Not surprisingly, some of the conclusions and statements within the graphic are less than rigorous in their criticism:

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click for ginormous graphic

Interbank FX, Rise of the Algorithm
July 12, 2011

Category: Markets, Mathematics, Trading

Please use the comments to demonstrate your own ignorance, unfamiliarity with empirical data and lack of respect for scientific knowledge. Be sure to create straw men and argue against things I have neither said nor implied. If you could repeat previously discredited memes or steer the conversation into irrelevant, off topic discussions, it would be appreciated. Lastly, kindly forgo all civility in your discourse . . . you are, after all, anonymous.

8 Responses to “Rise of the Algorithm”

  1. SivBum says:

    Thanks for this comprehensive piece. Shocking: 11% retail trade and 17% institutional trades and 71% are HF and Hedge hogs! Little guys don’t stand a chance going against their flow.

  2. Bernie X says:

    SivBum:

    What SHOULD those ratios be in a healthy market ?

    Based upon what data ?

  3. Orange14 says:

    Hmmm, I guess whoever dreamed up this chart has not read “When Genius Failed.” I’m still kicking myself because I didn’t buy CLX two months ago when I looked at it. I thought it was too expensive at $66/share. I wonder if THE ‘Algorithm’ would have told me differently?

  4. theexpertisin says:

    Very interesting post. I really haven’t a clue as to what an “appropriate” percentage is for any identified group. But, 71% HF and Hedge Hog action tells me something may well be amiss.

  5. SivBum says:

    Bernie X,

    Those Prop Algor program trades tend to have identical parameters and variable boundaries. They had caused flash crashes and added volatility to the market. Individuals near or in retirment are forced out of the market. Lucky for them, T-notes return better than the lost decade.

  6. Thorstein says:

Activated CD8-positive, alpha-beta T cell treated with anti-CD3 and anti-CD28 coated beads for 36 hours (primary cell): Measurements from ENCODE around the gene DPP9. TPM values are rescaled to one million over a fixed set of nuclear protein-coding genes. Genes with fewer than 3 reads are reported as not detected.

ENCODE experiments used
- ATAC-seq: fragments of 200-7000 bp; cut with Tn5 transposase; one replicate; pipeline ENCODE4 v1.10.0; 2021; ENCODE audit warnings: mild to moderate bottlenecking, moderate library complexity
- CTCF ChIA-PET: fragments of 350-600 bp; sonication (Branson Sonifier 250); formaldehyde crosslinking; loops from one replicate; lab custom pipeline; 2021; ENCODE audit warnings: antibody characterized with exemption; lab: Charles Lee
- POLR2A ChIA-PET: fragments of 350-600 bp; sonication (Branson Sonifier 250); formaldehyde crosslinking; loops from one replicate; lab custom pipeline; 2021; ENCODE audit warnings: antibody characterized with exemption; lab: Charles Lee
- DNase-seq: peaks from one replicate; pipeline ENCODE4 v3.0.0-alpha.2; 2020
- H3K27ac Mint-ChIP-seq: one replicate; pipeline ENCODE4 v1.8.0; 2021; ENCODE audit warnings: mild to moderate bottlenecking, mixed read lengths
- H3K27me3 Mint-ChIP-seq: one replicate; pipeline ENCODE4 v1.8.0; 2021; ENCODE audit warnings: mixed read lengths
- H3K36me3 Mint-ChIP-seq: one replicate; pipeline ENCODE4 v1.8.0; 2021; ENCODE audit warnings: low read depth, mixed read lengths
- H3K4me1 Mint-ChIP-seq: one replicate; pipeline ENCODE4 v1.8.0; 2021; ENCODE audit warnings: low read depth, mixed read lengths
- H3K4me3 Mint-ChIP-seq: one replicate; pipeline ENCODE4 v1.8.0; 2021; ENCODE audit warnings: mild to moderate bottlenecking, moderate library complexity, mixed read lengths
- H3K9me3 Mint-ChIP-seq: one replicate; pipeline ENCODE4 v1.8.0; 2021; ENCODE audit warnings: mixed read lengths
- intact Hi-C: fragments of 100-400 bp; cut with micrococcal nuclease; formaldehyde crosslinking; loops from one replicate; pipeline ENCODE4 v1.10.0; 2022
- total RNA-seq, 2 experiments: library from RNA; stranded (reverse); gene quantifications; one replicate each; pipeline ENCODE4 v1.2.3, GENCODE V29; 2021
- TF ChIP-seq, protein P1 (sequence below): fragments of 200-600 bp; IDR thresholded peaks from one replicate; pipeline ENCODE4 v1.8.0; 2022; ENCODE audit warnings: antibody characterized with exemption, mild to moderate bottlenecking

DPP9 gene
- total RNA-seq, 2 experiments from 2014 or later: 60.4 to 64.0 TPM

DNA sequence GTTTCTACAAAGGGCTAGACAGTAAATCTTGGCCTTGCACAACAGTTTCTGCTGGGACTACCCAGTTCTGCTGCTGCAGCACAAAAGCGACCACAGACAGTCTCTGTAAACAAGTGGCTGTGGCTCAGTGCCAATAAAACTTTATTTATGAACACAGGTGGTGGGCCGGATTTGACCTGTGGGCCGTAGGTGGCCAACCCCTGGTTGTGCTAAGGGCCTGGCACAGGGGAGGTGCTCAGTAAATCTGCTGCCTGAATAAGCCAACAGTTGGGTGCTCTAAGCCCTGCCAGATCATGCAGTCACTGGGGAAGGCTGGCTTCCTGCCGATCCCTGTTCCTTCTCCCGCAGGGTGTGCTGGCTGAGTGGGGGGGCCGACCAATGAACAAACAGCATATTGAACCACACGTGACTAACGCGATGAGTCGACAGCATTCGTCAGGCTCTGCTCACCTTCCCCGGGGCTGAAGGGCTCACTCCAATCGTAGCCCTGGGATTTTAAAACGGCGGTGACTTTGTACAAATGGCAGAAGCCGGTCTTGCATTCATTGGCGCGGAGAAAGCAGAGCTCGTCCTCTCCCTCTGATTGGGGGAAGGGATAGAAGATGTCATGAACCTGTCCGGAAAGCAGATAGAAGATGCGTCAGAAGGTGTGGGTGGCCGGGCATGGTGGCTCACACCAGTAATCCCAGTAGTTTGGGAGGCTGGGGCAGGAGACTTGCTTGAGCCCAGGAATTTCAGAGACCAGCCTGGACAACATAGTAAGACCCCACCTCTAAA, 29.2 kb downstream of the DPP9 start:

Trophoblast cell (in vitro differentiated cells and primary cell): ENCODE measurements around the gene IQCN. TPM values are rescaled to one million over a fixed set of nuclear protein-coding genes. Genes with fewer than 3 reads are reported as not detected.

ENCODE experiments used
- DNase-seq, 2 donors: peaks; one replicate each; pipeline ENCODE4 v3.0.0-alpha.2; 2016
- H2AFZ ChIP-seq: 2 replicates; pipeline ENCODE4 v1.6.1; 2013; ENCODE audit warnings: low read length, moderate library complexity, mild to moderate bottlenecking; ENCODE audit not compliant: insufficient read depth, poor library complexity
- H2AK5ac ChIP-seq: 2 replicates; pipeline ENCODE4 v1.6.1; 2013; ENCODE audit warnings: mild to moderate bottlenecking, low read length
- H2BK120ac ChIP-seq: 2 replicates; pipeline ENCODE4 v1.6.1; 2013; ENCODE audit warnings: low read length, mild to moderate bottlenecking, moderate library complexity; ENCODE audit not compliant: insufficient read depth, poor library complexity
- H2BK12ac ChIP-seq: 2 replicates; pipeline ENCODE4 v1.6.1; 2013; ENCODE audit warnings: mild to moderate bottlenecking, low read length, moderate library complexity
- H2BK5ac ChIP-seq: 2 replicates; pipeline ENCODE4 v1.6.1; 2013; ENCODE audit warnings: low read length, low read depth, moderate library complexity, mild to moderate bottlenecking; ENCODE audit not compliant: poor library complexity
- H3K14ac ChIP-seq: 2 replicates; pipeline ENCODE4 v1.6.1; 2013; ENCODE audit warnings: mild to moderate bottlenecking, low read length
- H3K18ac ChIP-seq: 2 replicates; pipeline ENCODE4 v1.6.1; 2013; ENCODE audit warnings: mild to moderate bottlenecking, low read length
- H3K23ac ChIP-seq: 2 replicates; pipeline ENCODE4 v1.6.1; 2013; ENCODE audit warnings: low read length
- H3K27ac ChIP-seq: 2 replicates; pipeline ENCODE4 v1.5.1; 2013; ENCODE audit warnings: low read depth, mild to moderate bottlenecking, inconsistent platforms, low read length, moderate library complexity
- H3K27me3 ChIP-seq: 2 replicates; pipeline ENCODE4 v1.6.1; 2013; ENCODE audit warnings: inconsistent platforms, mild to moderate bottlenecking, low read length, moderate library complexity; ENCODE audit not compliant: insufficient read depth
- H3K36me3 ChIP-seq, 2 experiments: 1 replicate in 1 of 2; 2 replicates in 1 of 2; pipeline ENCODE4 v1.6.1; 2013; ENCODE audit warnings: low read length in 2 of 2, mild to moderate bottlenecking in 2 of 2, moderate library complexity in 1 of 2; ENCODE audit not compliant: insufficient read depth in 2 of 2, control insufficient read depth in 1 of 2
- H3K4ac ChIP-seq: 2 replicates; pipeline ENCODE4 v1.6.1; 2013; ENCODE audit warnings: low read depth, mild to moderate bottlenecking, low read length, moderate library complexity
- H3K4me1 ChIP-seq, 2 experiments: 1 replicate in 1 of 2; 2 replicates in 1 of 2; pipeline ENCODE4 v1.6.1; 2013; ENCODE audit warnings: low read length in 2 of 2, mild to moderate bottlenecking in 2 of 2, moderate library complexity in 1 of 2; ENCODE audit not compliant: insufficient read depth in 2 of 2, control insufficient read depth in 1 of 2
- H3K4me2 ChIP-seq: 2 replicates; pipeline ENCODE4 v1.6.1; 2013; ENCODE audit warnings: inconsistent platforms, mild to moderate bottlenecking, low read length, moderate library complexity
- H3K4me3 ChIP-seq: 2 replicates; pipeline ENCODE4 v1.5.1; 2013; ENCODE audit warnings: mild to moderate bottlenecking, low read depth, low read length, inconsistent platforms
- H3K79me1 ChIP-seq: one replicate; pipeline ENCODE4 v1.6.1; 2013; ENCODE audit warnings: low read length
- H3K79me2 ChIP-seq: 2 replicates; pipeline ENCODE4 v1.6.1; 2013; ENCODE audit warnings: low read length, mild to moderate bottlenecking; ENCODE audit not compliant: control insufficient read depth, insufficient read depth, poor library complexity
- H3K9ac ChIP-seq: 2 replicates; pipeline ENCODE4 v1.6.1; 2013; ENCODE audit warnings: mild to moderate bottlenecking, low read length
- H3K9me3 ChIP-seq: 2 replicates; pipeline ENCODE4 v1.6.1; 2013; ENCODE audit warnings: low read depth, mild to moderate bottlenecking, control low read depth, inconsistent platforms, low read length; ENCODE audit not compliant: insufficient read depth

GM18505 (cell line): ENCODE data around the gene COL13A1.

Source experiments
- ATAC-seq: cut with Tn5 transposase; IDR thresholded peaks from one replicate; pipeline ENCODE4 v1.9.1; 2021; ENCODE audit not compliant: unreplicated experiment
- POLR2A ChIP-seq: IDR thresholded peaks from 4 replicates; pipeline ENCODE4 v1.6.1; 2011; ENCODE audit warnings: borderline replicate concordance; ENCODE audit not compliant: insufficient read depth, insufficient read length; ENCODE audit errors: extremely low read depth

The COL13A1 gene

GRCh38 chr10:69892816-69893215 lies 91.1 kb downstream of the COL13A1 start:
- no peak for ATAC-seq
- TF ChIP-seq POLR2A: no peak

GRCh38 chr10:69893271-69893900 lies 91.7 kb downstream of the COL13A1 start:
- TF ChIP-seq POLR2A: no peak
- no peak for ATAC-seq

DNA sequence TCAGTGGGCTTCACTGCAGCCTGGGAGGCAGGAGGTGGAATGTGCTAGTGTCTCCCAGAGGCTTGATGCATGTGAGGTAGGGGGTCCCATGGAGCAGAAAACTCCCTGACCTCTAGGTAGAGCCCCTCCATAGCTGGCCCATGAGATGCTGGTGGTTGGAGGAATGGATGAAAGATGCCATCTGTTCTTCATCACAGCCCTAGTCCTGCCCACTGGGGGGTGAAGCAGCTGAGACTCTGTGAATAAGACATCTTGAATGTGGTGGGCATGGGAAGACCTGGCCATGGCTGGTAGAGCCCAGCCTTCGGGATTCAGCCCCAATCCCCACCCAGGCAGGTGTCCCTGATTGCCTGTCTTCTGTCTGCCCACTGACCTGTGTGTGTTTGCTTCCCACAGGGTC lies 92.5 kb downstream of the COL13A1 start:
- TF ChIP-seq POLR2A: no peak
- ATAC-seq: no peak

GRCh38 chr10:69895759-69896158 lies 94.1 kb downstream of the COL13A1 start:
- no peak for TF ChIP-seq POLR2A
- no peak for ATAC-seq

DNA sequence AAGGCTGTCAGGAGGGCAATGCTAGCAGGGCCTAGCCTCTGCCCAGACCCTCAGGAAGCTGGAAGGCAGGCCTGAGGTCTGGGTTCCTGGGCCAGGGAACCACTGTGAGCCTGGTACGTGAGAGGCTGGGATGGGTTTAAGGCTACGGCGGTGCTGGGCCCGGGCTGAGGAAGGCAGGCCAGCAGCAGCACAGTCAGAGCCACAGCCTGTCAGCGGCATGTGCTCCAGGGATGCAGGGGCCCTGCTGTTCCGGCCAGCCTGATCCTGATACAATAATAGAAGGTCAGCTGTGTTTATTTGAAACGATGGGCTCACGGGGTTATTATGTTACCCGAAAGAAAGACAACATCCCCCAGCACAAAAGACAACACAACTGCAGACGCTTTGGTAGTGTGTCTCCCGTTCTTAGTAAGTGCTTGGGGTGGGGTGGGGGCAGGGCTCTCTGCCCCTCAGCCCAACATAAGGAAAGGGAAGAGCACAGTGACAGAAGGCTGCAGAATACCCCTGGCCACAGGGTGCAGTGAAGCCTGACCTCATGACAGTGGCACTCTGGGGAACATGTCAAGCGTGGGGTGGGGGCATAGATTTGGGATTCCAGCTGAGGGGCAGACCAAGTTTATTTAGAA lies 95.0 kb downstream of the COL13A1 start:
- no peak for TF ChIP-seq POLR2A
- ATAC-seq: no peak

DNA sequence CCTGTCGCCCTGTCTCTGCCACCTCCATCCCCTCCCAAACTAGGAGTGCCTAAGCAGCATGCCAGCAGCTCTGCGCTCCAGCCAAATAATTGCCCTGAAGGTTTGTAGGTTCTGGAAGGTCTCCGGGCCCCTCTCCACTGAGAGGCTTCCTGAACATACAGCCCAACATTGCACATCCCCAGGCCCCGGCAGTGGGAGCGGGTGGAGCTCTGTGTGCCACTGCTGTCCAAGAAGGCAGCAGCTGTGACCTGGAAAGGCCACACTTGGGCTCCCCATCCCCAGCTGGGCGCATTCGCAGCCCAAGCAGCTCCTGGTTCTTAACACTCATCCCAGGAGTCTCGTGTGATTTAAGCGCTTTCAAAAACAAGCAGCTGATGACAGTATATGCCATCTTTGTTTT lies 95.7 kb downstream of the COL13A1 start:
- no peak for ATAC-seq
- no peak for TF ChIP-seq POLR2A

Barry, what’s your criticism?

    Maybe I can address it.

    I work on a hft market-making fx desk. Our group is supposedly the largest (measured by volume) prop-shop market-maker in fx at several exchanges. We do thousands of trades every day. I’d guess we probably trade about $8-10 billion in spot/day, which doesn’t seem huge to me, though during the Greek currency crisis (last May or June?) our volume almost tripled, which did seem huge. Since startup 6 years ago, our volume has probably tripled, but so has the volume in the FX market taken as a whole. And it looks to me like more trading (market-making) capacity could still be added, especially in the non-major currencies & products.

    I’m just a clerk, not the programmer/trader, so I don’t know how all of the algos work. But I monitor 8 hours of their market-making, so I’ve got some rough ideas about where our risks lie: the usual suspects: power-outages, network outages, bad code, counterparty default, etc.

    Where do you see the risks?

  7. zola says:

    So increasingly, these programs will be run automatically or by someone who just knows how to run the programs and if they get hacked a great deal of damage will be done before anyone clues into the fact that there’s a problem?

    Wow, that makes me feel secure.

  8. Thorstein,

    don’t sell yourself Short — w/: “…I’m just a clerk, not the programmer/trader…”

    see some of..

    http://search.yippy.com/search?query=Intro+to+ForEx+Algorithms&tb=sitesearch-all&v%3Aproject=clusty

    and, really, there’s loads more, freely, available..

    though, obviously, there’s a Caveat — If it’s freely available…
    ~~
    but, really, the structure(s) are similar — esp., if you want to come at it from “Bernie X”‘s POV..

    it isn’t, too, difficult to cull the gist (of the scene) — it, just, helps to be able to suspend *Belief …